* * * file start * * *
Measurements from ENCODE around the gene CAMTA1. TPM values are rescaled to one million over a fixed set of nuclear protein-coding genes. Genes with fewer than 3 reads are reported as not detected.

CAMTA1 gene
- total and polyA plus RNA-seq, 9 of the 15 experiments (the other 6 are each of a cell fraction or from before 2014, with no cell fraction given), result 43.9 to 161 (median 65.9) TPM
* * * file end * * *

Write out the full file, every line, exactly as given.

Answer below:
Measurements from ENCODE around the gene CAMTA1. TPM values are rescaled to one million over a fixed set of nuclear protein-coding genes. Genes with fewer than 3 reads are reported as not detected.

CAMTA1 gene
- total and polyA plus RNA-seq, 9 of the 15 experiments (the other 6 are each of a cell fraction or from before 2014, with no cell fraction given), result 43.9 to 161 (median 65.9) TPM